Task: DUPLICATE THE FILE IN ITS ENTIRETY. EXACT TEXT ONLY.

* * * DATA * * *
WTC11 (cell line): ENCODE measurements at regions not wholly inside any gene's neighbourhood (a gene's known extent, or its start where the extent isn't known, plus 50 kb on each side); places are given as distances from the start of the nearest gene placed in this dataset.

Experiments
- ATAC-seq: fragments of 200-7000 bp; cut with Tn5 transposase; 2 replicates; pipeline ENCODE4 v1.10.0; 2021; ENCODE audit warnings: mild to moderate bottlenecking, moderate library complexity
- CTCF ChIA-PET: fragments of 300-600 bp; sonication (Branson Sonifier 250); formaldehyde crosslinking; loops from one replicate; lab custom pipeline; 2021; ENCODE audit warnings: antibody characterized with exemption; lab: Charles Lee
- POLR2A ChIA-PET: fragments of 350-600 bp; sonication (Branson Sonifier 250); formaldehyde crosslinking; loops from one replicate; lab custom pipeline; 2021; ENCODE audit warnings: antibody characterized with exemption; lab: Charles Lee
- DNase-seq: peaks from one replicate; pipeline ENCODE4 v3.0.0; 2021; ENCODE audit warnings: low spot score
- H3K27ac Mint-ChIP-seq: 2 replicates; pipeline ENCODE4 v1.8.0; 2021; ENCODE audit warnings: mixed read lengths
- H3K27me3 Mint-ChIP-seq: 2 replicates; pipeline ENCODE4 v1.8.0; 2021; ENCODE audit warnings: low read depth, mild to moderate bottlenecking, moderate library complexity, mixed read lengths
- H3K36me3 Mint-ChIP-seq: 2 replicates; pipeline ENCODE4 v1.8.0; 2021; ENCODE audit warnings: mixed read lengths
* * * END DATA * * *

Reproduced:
WTC11 (cell line): ENCODE measurements at regions not wholly inside any gene's neighbourhood (a gene's known extent, or its start where the extent isn't known, plus 50 kb on each side); places are given as distances from the start of the nearest gene placed in this dataset.

Experiments
- ATAC-seq: fragments of 200-7000 bp; cut with Tn5 transposase; 2 replicates; pipeline ENCODE4 v1.10.0; 2021; ENCODE audit warnings: mild to moderate bottlenecking, moderate library complexity
- CTCF ChIA-PET: fragments of 300-600 bp; sonication (Branson Sonifier 250); formaldehyde crosslinking; loops from one replicate; lab custom pipeline; 2021; ENCODE audit warnings: antibody characterized with exemption; lab: Charles Lee
- POLR2A ChIA-PET: fragments of 350-600 bp; sonication (Branson Sonifier 250); formaldehyde crosslinking; loops from one replicate; lab custom pipeline; 2021; ENCODE audit warnings: antibody characterized with exemption; lab: Charles Lee
- DNase-seq: peaks from one replicate; pipeline ENCODE4 v3.0.0; 2021; ENCODE audit warnings: low spot score
- H3K27ac Mint-ChIP-seq: 2 replicates; pipeline ENCODE4 v1.8.0; 2021; ENCODE audit warnings: mixed read lengths
- H3K27me3 Mint-ChIP-seq: 2 replicates; pipeline ENCODE4 v1.8.0; 2021; ENCODE audit warnings: low read depth, mild to moderate bottlenecking, moderate library complexity, mixed read lengths
- H3K36me3 Mint-ChIP-seq: 2 replicates; pipeline ENCODE4 v1.8.0; 2021; ENCODE audit warnings: mixed read lengths